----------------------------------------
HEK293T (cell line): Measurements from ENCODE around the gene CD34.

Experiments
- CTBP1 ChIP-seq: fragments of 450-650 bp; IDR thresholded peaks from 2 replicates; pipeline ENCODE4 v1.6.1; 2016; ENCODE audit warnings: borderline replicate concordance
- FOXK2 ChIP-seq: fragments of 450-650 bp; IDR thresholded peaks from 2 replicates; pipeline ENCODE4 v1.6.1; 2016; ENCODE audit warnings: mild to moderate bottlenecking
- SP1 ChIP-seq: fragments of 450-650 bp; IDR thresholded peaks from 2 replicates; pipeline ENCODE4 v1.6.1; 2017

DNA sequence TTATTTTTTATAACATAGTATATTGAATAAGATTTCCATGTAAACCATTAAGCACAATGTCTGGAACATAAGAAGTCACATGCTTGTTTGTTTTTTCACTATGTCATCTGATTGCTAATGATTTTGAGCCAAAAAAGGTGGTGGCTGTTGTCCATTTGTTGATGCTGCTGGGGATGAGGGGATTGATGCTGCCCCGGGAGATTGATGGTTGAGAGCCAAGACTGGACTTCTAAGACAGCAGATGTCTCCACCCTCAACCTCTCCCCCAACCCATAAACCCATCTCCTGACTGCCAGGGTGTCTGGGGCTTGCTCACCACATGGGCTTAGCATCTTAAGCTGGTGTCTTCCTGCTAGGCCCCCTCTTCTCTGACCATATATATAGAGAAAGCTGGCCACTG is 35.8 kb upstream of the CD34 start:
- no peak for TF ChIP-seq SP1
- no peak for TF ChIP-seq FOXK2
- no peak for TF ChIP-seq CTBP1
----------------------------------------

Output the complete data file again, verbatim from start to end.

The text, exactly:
HEK293T (cell line): Measurements from ENCODE around the gene CD34.

Experiments
- CTBP1 ChIP-seq: fragments of 450-650 bp; IDR thresholded peaks from 2 replicates; pipeline ENCODE4 v1.6.1; 2016; ENCODE audit warnings: borderline replicate concordance
- FOXK2 ChIP-seq: fragments of 450-650 bp; IDR thresholded peaks from 2 replicates; pipeline ENCODE4 v1.6.1; 2016; ENCODE audit warnings: mild to moderate bottlenecking
- SP1 ChIP-seq: fragments of 450-650 bp; IDR thresholded peaks from 2 replicates; pipeline ENCODE4 v1.6.1; 2017

DNA sequence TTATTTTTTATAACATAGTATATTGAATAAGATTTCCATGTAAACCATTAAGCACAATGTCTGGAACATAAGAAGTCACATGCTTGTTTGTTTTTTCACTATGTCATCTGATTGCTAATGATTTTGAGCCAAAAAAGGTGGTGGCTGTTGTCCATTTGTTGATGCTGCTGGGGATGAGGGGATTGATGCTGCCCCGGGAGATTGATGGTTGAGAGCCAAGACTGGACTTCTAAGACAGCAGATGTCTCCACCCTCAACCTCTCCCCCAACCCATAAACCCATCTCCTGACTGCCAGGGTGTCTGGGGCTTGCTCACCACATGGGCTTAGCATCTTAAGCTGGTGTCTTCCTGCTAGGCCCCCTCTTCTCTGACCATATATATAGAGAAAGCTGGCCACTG is 35.8 kb upstream of the CD34 start:
- no peak for TF ChIP-seq SP1
- no peak for TF ChIP-seq FOXK2
- no peak for TF ChIP-seq CTBP1